Narration 4

Trying to write these narrations has been tough.  When I first started out, I was trying to think of a political way to say everything, but that is really just not me.  Eventually I wrote this part as a response to the rough cut screenings I showed at Emerson.

A lot of people told me that this was a very one sided piece, and that all the subjects were very similar.  Well, yes.  I tried my best to try and show there were other opinions about this topic, and of course it would have been nice to get a Roxbury student.  However, it just wasn’t in the cards this time around.  I think it was good to have to work with the interviews I had, however, because it forced me to try to tell a story with only half of the information.  It worked out so deliberately that you could look at the film and think that there were strict guidelines to making the film.

As for everyone being similar…well, if you’ve ever been in a bar in Southie, you know that most of the Southie “lifers” have the same raspy voice, rarely finish their thoughts (because the rest of the sentence is understood), and that there’s a lot of sayings like, “like that” or “you know?”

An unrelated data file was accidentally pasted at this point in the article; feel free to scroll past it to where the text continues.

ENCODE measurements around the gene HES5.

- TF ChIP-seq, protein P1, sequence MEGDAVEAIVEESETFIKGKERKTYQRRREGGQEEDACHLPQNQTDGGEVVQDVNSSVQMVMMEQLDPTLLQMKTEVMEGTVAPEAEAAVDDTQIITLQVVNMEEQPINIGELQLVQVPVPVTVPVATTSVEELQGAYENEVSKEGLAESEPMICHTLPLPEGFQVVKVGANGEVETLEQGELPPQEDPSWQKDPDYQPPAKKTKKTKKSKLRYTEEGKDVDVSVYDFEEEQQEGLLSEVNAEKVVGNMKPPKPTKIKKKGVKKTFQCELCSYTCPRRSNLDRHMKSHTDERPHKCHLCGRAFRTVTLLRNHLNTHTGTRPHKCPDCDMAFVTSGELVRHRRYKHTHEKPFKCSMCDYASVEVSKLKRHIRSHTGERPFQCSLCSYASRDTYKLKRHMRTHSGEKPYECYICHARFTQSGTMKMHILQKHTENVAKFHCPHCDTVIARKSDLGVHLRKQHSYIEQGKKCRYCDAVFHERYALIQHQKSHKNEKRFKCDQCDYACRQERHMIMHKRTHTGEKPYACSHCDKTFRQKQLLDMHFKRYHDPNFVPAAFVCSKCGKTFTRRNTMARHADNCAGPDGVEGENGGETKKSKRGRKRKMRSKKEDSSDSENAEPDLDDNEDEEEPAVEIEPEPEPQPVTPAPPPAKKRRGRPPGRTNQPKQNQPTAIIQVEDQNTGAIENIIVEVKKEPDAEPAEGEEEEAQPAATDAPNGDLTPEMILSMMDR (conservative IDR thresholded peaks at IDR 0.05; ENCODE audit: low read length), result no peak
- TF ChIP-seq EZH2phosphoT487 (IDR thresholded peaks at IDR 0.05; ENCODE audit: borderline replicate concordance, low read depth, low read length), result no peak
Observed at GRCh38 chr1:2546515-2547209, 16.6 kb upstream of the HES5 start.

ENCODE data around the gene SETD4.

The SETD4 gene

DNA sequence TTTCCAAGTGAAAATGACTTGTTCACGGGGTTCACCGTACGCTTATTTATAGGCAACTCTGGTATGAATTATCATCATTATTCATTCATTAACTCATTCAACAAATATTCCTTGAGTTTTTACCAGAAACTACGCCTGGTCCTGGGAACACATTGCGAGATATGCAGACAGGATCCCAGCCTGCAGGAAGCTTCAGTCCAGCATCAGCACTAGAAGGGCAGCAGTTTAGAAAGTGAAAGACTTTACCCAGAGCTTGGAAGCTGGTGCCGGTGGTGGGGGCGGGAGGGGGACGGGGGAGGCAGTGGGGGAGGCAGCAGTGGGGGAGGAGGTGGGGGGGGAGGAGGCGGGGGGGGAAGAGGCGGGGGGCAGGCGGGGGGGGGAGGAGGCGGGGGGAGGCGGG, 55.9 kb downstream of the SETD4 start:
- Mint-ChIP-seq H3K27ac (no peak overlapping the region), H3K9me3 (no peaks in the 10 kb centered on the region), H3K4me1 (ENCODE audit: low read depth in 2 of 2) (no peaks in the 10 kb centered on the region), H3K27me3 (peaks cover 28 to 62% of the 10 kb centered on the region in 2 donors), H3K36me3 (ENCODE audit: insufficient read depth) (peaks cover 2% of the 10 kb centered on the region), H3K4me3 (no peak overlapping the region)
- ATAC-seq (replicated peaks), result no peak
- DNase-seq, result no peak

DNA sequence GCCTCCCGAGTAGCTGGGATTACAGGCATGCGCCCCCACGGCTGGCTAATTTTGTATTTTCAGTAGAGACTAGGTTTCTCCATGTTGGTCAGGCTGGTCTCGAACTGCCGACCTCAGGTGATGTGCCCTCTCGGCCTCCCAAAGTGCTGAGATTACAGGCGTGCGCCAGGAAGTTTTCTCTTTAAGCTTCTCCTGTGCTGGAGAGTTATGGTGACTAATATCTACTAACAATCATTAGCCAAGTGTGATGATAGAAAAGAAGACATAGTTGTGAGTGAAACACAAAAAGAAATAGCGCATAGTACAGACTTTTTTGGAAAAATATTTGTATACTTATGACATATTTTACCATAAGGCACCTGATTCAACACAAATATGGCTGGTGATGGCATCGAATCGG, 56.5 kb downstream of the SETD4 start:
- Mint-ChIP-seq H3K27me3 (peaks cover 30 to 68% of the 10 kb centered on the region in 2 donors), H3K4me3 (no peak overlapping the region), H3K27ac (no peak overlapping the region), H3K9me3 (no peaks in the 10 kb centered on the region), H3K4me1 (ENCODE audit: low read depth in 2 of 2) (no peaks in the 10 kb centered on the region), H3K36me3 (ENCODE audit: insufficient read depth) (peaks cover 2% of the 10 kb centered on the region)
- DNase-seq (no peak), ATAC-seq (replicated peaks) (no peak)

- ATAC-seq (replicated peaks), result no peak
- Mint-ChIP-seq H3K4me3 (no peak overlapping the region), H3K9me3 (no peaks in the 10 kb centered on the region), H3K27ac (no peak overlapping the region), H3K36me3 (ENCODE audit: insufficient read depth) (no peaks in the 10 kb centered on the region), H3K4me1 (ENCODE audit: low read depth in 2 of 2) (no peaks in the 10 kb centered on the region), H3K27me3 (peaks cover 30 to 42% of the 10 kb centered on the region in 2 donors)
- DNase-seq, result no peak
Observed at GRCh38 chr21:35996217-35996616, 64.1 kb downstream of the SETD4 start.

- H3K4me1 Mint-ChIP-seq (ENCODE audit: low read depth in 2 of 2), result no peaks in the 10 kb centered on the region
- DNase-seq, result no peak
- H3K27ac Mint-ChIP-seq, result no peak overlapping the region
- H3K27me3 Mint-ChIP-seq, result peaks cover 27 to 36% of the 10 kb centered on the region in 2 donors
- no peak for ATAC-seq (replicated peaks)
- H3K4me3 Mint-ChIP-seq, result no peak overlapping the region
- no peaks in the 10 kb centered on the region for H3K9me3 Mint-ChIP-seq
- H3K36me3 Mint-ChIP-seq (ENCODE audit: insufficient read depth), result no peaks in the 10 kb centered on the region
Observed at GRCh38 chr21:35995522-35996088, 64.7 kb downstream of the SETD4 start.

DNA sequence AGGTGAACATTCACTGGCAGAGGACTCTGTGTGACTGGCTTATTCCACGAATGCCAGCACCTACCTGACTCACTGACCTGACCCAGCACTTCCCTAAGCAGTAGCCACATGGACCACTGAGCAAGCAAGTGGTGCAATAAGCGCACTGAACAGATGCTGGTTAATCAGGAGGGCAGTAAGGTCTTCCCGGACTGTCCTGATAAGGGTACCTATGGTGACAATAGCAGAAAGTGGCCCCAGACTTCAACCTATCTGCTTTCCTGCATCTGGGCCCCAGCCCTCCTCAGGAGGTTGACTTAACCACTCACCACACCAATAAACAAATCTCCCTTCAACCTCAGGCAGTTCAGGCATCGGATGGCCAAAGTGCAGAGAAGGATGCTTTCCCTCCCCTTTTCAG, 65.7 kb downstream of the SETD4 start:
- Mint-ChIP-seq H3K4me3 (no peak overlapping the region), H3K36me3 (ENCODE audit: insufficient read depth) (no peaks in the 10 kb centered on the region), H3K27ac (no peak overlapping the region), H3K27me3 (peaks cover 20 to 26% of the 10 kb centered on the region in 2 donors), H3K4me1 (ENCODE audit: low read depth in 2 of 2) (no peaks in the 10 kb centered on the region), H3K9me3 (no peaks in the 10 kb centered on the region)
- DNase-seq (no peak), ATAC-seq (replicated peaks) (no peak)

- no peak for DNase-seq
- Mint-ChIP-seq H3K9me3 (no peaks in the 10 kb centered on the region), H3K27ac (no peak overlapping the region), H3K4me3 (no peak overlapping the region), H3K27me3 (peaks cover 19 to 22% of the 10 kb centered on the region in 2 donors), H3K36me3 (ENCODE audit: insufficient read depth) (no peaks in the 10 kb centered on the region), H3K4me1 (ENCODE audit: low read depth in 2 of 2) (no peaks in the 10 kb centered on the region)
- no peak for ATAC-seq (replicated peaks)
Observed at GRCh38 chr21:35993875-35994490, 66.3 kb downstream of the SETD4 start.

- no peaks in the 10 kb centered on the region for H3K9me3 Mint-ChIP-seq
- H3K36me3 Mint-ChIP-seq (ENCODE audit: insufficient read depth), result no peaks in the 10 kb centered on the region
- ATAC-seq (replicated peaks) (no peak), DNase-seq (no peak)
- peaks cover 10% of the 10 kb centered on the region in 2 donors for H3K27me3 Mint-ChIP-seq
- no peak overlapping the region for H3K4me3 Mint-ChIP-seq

Anyway, this is the ending of the film at the moment…

I’m pretty much at the end of this film now, and I know I haven’t covered all sides of the issue, and to be honest, I don’t even know what to believe at this point.  But I do understand the people of South Boston a little better now.  Maybe not the way you’d think…I know that I will receive an extra critical eye with this film because I’m from South Boston.  I was sitting in a court room one time watching a family member’s trial.  When someone from my family took the stand the prosecutor asked her, ‘Ms. Farma, do you love your brother?’  By asking this question he was trying to undermine her entire testimony.  Well let me tell you, I love my grandmother, I love my father, and I love Betty.

Maybe some of you might say, ‘It’s impossible for him to be objective because he’s too close to the subject.’  Or, ‘Of course he’s going to have them say they’re not racist.  They’re his family.’  Well that may be true, but not likely.

This is just the beginning of an even bigger journey for me.  There are more interviews lined up, more perspectives to be captured, and more information to collect.  Remember when I told you that I understand the people of South Boston a little better now?  Well I didn’t live through busing, but I will live through the screenings and reviews of this film.  And with that, just like the people of South Boston, I will walk away feeling confused about my intentions, a little bitter, and a little misunderstood.  Afterall, I’m a Southie Boy.

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